BIRD Current Research Projects

Overview

The building blocks of prosthetics come in many materials, shapes, and sizes. To create lightweight yet sturdy prosthetics, we explore 3D printing in plastic, carbon fiber, steel, and titanium. In addition, we investigate different methods of actuation such as miniature 3D printed gearboxes for fingers and twisted coil polymers. While some of these parts may look like something out of Star Wars, these are more than just computer-generated images. These prosthetics are real and they work for real people.  

La Junta Transit Depot

Date: 4/1/15 - 8/1/15
Screen Shot 2019-08-14 at 2.23.05 PM
Location: La Junta, CO

La Junta is a city made up of about 7000 residents, located in southeastern Colorado at the junction of the Santa Fe Trail and the Arkansas River. It is historically dependent and connected to the train tracks that run along Highway 50 and the river valley, all of which form the northern edge of the city limits.

The current train depot is a mid-century building lacking the scale and functionality needed by Amtrak and BNSF, who operate from the facility, as well as other bus lines that would help strengthen the depot's role as a transit hub. A new building would create the opportunity to incorporate the needs of both Amtrak and the bus lines, while utilizing modern construction techniques that will allow the facility to incorporate sustainability through the use of passive and active solar design and wind cooling. For this project, the CCCD sought to design a facility that reflects the area's historic and contemporary connection with train transport, serving the city and the entire region.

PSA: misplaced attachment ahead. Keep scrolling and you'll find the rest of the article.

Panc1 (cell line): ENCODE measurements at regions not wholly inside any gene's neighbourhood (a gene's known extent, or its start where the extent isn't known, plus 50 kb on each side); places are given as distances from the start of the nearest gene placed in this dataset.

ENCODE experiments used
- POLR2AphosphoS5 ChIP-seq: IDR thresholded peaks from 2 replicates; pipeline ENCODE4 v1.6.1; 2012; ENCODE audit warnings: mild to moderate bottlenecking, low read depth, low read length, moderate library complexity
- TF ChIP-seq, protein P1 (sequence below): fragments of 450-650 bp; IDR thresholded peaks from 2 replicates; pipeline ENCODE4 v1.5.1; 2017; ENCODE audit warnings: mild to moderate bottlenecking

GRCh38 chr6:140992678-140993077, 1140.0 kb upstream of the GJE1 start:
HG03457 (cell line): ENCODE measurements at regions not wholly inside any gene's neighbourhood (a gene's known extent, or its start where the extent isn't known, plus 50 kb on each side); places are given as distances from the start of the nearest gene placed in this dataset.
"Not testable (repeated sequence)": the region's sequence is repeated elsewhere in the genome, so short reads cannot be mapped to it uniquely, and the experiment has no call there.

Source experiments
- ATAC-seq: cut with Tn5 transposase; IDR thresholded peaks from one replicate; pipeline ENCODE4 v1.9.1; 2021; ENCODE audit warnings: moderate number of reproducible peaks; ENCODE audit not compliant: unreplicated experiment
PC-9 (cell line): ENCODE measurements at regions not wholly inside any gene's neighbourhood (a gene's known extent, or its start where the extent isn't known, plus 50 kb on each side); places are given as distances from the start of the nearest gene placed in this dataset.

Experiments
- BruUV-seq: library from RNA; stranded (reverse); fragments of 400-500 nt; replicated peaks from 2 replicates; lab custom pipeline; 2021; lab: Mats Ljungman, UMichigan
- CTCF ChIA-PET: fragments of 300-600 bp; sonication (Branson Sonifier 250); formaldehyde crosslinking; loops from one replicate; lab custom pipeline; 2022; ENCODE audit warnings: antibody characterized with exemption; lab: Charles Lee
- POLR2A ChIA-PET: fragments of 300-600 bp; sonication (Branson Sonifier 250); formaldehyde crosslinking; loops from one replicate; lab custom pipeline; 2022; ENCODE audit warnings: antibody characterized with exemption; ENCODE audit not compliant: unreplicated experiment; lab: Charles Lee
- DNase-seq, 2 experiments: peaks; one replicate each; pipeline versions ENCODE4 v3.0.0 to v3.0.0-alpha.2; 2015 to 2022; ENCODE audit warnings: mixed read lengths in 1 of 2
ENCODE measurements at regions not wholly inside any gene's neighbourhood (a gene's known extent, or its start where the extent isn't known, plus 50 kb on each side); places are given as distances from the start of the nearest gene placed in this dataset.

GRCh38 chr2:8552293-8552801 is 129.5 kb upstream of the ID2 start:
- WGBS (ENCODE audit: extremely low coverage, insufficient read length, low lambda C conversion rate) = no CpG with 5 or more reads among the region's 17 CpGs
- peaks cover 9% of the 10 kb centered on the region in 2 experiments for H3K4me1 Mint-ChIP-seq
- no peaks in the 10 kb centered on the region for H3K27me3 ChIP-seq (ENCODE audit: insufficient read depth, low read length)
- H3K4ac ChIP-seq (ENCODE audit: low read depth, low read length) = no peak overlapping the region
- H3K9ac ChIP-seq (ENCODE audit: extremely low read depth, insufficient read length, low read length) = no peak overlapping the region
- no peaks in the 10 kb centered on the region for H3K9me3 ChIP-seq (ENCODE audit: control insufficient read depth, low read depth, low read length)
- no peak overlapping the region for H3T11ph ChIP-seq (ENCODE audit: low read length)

Field Supervisor: Jeff Wood

BIRD Past Research Projects

La Junta Transit Depot

Date: 4/1/15 - 8/1/15
Screen Shot 2019-08-14 at 2.23.05 PM
Location: La Junta, CO

La Junta is a city made up of about 7000 residents, located in southeastern Colorado at the junction of the Santa Fe Trail and the Arkansas River. It is historically dependent and connected to the train tracks that run along Highway 50 and the river valley, all of which form the northern edge of the city limits.

The current train depot is a mid-century building lacking the scale and functionality needed by Amtrak and BNSF, who operate from the facility, as well as other bus lines that would help strengthen the depot's role as a transit hub. A new building would create the opportunity to incorporate the needs of both Amtrak and the bus lines, while utilizing modern construction techniques that will allow the facility to incorporate sustainability through the use of passive and active solar design and wind cooling. For this project, the CCCD sought to design a facility that reflects the area's historic and contemporary connection with train transport, serving the city and the entire region.

Field Supervisor: Jeff Wood